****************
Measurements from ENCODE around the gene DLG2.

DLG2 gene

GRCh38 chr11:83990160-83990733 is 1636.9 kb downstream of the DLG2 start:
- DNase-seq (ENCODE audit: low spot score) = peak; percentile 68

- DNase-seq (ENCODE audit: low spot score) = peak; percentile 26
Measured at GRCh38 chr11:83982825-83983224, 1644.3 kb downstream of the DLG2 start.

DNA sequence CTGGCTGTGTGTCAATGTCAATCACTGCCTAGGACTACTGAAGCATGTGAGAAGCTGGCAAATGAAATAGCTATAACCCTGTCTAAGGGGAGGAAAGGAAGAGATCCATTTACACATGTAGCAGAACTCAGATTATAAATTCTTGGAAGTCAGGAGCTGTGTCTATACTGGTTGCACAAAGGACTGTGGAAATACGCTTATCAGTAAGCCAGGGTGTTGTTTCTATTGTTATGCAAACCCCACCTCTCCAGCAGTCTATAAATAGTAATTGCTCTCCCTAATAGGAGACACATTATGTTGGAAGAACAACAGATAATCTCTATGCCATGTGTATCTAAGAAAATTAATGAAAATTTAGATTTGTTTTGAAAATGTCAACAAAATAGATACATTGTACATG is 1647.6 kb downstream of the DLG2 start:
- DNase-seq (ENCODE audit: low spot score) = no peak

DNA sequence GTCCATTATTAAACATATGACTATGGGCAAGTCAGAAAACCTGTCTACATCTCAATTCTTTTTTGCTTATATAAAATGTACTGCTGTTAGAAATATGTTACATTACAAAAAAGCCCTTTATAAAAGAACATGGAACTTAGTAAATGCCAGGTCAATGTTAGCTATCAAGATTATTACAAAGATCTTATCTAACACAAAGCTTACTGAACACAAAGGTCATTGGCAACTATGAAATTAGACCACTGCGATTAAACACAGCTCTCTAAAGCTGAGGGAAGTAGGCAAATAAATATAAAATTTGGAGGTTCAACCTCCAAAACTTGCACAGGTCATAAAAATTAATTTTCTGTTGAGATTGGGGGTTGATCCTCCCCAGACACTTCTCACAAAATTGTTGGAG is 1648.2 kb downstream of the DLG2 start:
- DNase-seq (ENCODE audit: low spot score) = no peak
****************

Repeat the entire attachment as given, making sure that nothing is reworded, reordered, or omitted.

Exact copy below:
Measurements from ENCODE around the gene DLG2.

DLG2 gene

GRCh38 chr11:83990160-83990733 is 1636.9 kb downstream of the DLG2 start:
- DNase-seq (ENCODE audit: low spot score) = peak; percentile 68

- DNase-seq (ENCODE audit: low spot score) = peak; percentile 26
Measured at GRCh38 chr11:83982825-83983224, 1644.3 kb downstream of the DLG2 start.

DNA sequence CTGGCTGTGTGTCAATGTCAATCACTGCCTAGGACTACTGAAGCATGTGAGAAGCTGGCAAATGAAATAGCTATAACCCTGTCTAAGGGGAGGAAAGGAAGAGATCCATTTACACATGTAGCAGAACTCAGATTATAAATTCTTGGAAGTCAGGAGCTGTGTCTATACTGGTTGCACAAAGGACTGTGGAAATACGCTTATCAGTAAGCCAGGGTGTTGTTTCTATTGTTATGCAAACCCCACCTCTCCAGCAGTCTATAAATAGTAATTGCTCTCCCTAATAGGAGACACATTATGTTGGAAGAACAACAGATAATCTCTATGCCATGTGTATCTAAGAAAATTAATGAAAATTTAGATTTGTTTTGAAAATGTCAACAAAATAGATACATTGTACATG is 1647.6 kb downstream of the DLG2 start:
- DNase-seq (ENCODE audit: low spot score) = no peak

DNA sequence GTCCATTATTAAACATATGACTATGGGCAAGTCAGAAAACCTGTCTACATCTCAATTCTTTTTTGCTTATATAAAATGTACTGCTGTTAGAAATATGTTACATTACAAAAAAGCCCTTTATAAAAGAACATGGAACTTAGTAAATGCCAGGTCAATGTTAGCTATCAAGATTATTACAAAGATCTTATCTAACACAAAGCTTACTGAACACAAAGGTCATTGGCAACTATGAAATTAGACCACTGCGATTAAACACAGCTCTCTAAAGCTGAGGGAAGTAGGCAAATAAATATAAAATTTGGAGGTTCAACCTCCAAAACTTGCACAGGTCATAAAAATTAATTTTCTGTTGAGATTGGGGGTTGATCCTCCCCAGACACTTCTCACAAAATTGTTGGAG is 1648.2 kb downstream of the DLG2 start:
- DNase-seq (ENCODE audit: low spot score) = no peak